Tuesday, June 21, 2011

Rosie Makes A Sourdough Boule.

Not too long ago, I made Julia Child's recipe for English Muffins, which I heartily recommend. It's hard to go back to Thomas' once you've had Julia's. When I made the English Muffins, I didn't use the entire amount of dough. I saved what I didn't use. As Julia noted at the end of her recipe, you can turn this batter into a sourdough. Simply let it sit at room temperature for a day or two, then refrigerate it. According to Julia, You can now use it in any sourdough recipe, or you can make sourdough English muffins: blend 1/2 cup of it with 1 cup flour and enough water to make a batter, add 1 tablespoon dissolved yeast, and let it rise; then beat in more flour and water, or milk, and add salt (proportions make no difference as long as you get your bubbles); let it rise and bubble again; and cook your muffins. Replenish the sourdough starter by mixing it with more flour, and water or milk blended into a batter, and let sit at room temperature until it has bubbled up and subsided; refrigerate as before.
Let's make some sourdough bread. My ingredients: 1/2 cup warm water 1 package yeast 1 tablespoon sugar 1/4 cup sourdough starter 1 egg 1-2 TB olive oil salt and pepper approximately 1 1/2 - 2 cups bread flour Bake at 375 degrees for 20 minutes for 1-cup ramekins and 30 minutes for a larger bread container. For a better explanation, here are my step by step instructions.
I poured 1 package of yeast into 1/2 cup of warm water ...
... and sprinkled 1 tablespoon of sugar over top. Let the mixture sit until it "proofs." Wait until the mixture gets bubbly and foamy. That means the yeast is active. If the solution doesn't get poofy, throw it out. The yeast is no good and the dough won't rise.
Notice my yeast has "proofed." You may continue to the next step: Add 1/4 cup of the sourdough starter in.
Add in an egg and mix well. It's ready for the flour now.
I know bread making may seem intimidating to some, but it shouldn't. The amount of flour you need to add to make a proper dough will vary - depending on humidity, alignment of planets, global warming, religious affiliation, moon phase, and, since I live at the beach, tidal flow. Please don't let this discourage you. One must jump right in, hold one's head high, and carry on. I probably used 2 cups of flour total. Here's the trick though: I only use 1/2 cup at a time. Add in 1/2 cup and incorporate it in the dough before adding any more. Your dough will tell you how much flour it needs. You just need to listen.
At this point, when it's nice and shaggy, turn the dough onto a lightly floured surface and start kneading. Push dough away from you with the heel of your hand, bring the back towards you, and give it a quarter turn. And continue this way until you have a malleable dough. Dust with flour, as needed.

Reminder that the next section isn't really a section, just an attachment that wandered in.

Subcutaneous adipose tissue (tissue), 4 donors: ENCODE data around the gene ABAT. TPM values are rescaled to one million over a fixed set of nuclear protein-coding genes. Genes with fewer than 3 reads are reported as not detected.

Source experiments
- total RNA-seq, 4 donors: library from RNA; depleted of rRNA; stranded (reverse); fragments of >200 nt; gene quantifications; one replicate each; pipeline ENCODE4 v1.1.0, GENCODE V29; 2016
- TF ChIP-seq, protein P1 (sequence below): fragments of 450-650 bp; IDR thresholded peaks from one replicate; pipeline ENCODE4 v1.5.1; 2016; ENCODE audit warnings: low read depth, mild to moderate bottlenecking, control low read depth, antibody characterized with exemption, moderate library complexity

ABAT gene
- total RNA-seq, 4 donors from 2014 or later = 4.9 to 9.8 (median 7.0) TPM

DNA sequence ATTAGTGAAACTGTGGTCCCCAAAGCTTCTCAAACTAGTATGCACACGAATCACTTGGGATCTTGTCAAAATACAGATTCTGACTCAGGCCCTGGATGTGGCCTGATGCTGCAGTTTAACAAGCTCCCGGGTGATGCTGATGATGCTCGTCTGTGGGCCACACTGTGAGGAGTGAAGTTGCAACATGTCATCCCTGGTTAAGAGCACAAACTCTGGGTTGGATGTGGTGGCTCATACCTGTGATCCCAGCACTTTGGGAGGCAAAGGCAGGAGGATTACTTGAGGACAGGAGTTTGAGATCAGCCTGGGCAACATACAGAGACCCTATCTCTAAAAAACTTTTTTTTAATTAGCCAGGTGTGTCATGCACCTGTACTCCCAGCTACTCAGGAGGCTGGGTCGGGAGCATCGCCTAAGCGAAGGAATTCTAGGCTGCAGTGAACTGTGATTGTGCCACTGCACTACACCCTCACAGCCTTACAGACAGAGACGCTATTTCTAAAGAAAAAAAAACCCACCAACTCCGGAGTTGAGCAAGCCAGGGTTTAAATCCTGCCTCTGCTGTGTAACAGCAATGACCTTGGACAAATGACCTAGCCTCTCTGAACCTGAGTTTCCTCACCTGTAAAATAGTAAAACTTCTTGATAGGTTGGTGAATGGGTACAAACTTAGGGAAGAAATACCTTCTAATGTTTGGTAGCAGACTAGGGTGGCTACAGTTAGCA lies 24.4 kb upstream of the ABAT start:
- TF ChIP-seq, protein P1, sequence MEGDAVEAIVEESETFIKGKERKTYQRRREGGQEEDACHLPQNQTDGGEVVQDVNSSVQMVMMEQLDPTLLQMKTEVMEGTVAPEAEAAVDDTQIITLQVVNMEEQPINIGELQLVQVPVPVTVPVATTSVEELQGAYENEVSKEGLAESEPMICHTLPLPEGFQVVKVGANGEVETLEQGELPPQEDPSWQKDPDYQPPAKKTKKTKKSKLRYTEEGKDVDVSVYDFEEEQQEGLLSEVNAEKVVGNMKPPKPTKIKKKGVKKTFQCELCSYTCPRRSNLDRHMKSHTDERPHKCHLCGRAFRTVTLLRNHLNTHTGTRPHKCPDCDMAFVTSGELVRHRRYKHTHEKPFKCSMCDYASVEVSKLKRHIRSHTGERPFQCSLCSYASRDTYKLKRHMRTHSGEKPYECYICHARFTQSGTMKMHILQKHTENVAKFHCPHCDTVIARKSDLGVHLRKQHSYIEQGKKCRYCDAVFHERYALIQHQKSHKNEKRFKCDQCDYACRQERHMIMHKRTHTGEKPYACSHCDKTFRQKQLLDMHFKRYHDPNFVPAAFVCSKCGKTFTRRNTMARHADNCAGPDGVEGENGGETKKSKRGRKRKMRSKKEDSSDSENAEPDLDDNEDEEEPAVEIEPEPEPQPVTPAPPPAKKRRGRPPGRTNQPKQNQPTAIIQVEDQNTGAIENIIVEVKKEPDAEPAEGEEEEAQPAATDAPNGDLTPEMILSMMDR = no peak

If the dough gets too sticky, add more flour. Just a sprinkling at a time.
After about 5 minutes of kneading, I made a well in the dough and added about 2 tablespoons of ELBOO (That's Extra Light Bertolli Olive Oil.) ...
and freshly ground salt and pepper. Continue kneading to distribute the oil, salt, and pepper ...
... until you have a nice, elastic, pliable dough.
Place the ball of dough into an oiled bowl, cover with plastic wrap, and let it rise. Rosie tip #432: To hasten the rising of dough, I nuke a dampened kitchen towel for about 90 seconds and wrap the bowl in the towel. Put the bowl with towel in an enclosed area - a microwave or small oven (turned off) and let it rise.
After about an hour and fifteen minutes, my dough has doubled.
Flour the back of your hand and punch it down. I like this part- an outlet for my aggressive tendencies.
Peel the dough from the sides of the bowl ...
... and turn out onto a lightly floured surface.
The dough was a little sticky, so I sprinkled a bit more flour over top and kneaded a bit.
I cut my dough in half.
One half went into a 1 1/2 pint buttered Corning Ware bowl for my boule.
The other half I divided into thirds ...
... and put into 1 cup buttered ramekins.
Let rise. The second rising took about 45 minutes.
Brush with melted butter.
The smaller ramekins took about 30 minutes at 350 degrees.
The larger Corning Ware dish took an extra 15 minutes. Wait a minute. Didn't I make 3 of the smaller ramekins? What happened to the third one? I believe Daughter Hawthorne and her friend downed the third one.
I'm using the larger round dough for my boule. Slice off the top ...
... and pull out little chunks of dough to hollow out the boule. Look at all that crabmeat! Now I'm starting on the crabmeat filling.
Take some red pepper, some green pepper, some red onion.
Fine-chop it.
Melt a tablespoon of butter in the pan. For extra flavor, brown the butter a bit.
Add in a tablespoon of flour.
Cook about a minute to get rid of the raw taste.
Add in the pepper and onion and about 4 TB cream cheese.
About 1/4 cup heavy cream.
Crab meat from crabs which were swimming in my canal mere hours ago.
About 1 cup crabmeat. Heat through.
If you like, you could add a couple of tablespoons of sherry or vermouth. I usually do, but since certain people in the household don't care for alcoholic flavors in their food, I abstained this time.
Pour crabmeat mixture into boule and add some zested citrus over top. I'm using a lime. Bake at 350 degrees until the pieces of torn bread are nice and toasted and the crab meat mixture is heated through.
Use the bread pieces to scoop up the crabmeat mixture.
Simply keep peeling away at the boule and dipping into the crabmeat until it's gone. Trust me. It won't take long.